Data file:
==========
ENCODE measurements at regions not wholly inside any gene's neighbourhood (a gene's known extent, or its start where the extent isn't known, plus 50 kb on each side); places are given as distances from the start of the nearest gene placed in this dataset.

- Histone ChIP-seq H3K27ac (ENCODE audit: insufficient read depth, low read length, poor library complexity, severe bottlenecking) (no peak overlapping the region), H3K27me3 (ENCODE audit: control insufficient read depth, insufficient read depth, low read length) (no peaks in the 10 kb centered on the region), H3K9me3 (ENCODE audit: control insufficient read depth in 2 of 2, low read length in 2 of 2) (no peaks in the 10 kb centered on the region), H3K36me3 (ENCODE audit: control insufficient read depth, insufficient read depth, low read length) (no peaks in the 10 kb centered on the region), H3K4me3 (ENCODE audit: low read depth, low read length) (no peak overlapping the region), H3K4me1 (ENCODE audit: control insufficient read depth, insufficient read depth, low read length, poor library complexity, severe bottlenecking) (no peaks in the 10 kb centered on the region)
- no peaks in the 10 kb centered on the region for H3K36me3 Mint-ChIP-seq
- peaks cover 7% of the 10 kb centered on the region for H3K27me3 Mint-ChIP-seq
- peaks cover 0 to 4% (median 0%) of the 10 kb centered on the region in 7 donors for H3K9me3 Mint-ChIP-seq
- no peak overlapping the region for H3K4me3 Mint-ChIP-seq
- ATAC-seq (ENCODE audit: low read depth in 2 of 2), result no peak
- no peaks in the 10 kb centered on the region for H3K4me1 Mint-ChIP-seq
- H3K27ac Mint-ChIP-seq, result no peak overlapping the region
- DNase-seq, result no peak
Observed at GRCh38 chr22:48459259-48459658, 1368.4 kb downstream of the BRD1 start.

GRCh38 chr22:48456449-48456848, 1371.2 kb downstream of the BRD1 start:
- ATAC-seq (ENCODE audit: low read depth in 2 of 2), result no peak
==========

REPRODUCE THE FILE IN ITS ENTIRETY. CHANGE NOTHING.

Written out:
ENCODE measurements at regions not wholly inside any gene's neighbourhood (a gene's known extent, or its start where the extent isn't known, plus 50 kb on each side); places are given as distances from the start of the nearest gene placed in this dataset.

- Histone ChIP-seq H3K27ac (ENCODE audit: insufficient read depth, low read length, poor library complexity, severe bottlenecking) (no peak overlapping the region), H3K27me3 (ENCODE audit: control insufficient read depth, insufficient read depth, low read length) (no peaks in the 10 kb centered on the region), H3K9me3 (ENCODE audit: control insufficient read depth in 2 of 2, low read length in 2 of 2) (no peaks in the 10 kb centered on the region), H3K36me3 (ENCODE audit: control insufficient read depth, insufficient read depth, low read length) (no peaks in the 10 kb centered on the region), H3K4me3 (ENCODE audit: low read depth, low read length) (no peak overlapping the region), H3K4me1 (ENCODE audit: control insufficient read depth, insufficient read depth, low read length, poor library complexity, severe bottlenecking) (no peaks in the 10 kb centered on the region)
- no peaks in the 10 kb centered on the region for H3K36me3 Mint-ChIP-seq
- peaks cover 7% of the 10 kb centered on the region for H3K27me3 Mint-ChIP-seq
- peaks cover 0 to 4% (median 0%) of the 10 kb centered on the region in 7 donors for H3K9me3 Mint-ChIP-seq
- no peak overlapping the region for H3K4me3 Mint-ChIP-seq
- ATAC-seq (ENCODE audit: low read depth in 2 of 2), result no peak
- no peaks in the 10 kb centered on the region for H3K4me1 Mint-ChIP-seq
- H3K27ac Mint-ChIP-seq, result no peak overlapping the region
- DNase-seq, result no peak
Observed at GRCh38 chr22:48459259-48459658, 1368.4 kb downstream of the BRD1 start.

GRCh38 chr22:48456449-48456848, 1371.2 kb downstream of the BRD1 start:
- ATAC-seq (ENCODE audit: low read depth in 2 of 2), result no peak